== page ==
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Minerva Cuevas in "Mexico City"Preview
In this preview from the Mexico City episode of Season 8 of Art in the Twenty-First Century, artist Minerva Cuevas shares the inspiration behind her 2015 exhibition at kurimanzutto, feast and famine.
“[It is] very much a reference to the capitalist system—considering the whole capitalist system as a cannibalistic process,” says the artist.More information
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Kicking off our year-long 21st anniversary celebration: a special series of new films, premiering every other Wednesday through March 21.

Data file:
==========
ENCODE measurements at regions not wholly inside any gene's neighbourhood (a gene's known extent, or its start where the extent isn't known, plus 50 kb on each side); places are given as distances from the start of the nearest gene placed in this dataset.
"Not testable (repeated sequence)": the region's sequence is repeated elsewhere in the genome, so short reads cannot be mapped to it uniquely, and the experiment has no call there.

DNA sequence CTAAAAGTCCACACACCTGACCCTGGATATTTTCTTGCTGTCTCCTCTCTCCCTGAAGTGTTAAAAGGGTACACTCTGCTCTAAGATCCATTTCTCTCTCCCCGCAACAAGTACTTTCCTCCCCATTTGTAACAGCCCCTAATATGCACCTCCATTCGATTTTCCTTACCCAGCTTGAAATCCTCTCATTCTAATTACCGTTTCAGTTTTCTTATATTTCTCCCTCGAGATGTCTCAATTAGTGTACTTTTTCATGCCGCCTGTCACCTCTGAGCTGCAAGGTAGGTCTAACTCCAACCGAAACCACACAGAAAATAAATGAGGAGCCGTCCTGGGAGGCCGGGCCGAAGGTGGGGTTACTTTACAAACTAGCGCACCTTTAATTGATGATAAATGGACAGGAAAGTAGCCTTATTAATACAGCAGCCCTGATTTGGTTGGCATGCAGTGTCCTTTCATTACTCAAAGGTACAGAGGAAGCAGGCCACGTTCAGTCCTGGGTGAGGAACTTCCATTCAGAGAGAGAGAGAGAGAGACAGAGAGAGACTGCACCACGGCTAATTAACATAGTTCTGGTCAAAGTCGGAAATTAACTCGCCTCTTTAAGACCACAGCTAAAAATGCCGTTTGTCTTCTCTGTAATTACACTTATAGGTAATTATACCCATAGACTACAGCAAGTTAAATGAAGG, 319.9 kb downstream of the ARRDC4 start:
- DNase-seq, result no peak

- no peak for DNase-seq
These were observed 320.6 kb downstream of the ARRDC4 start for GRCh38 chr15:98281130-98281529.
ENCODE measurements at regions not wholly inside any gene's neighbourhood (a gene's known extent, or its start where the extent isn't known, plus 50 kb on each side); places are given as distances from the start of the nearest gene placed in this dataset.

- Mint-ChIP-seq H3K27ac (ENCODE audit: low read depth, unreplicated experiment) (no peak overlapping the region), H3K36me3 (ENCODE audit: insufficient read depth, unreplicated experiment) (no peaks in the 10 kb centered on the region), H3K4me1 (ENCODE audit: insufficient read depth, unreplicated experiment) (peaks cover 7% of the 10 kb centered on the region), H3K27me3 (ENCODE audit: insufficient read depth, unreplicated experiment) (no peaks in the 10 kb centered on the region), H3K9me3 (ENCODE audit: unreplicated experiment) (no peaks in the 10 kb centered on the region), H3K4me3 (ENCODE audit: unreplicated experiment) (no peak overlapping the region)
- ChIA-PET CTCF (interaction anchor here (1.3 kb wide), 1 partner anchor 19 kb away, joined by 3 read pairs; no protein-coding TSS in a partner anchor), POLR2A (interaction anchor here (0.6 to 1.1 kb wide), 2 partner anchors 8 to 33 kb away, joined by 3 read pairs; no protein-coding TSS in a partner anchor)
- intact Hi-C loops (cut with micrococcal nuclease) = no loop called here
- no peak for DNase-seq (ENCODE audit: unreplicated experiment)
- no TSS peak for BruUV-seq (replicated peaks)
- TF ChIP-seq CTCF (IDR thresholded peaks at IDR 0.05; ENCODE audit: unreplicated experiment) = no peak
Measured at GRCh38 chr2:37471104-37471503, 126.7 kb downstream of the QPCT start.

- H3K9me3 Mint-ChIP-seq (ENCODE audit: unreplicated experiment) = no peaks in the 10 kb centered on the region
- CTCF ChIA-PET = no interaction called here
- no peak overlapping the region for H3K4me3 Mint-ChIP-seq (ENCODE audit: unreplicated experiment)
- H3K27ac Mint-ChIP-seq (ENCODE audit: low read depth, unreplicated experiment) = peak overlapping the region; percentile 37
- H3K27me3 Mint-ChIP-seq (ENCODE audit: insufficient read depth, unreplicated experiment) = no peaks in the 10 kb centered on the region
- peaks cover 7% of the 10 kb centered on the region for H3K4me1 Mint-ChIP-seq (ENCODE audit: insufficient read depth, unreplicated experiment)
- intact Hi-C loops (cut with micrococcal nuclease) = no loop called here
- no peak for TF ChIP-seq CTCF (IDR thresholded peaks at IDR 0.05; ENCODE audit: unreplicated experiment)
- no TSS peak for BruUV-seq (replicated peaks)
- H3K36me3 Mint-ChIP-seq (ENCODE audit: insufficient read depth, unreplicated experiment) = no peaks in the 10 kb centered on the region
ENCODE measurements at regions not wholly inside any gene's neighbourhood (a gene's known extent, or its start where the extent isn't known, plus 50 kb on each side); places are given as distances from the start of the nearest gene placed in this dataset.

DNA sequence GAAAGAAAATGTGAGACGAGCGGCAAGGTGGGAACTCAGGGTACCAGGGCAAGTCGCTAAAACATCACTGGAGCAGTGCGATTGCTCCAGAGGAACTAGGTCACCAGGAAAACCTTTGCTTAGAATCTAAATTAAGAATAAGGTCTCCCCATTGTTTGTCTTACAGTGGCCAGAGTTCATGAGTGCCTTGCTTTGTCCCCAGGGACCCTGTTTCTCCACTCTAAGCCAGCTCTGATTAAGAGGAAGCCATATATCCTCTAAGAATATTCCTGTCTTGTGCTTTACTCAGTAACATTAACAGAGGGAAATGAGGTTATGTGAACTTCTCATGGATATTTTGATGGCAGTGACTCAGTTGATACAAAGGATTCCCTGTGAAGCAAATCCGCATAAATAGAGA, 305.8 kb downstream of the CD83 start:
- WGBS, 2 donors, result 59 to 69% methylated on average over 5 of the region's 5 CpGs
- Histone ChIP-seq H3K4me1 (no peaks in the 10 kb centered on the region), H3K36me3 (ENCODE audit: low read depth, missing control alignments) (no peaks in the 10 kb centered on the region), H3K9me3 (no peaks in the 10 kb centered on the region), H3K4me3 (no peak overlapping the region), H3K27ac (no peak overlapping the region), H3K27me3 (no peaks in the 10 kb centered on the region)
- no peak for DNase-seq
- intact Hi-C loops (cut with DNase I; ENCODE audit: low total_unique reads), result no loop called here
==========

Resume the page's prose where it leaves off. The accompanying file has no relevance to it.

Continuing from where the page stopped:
Minerva Cuevas is a conceptual and socially-engaged artist who creates sculptural installations and paintings in response to politically-charged events, such as the tension between world starvation and capitalistic excess. Cuevas documents community protests in a cartography of resistance while also creating mini-sabotages—altering grocery store bar codes and manufacturing student identity cards—as part of her non-profit Mejor Vida Corp / Better Life Corporation. Cuevas addresses the negative impact that humans have on animals and the environment through sculptures coated in tar and tender paintings of animal rights activists, imagining a society that values all living beings.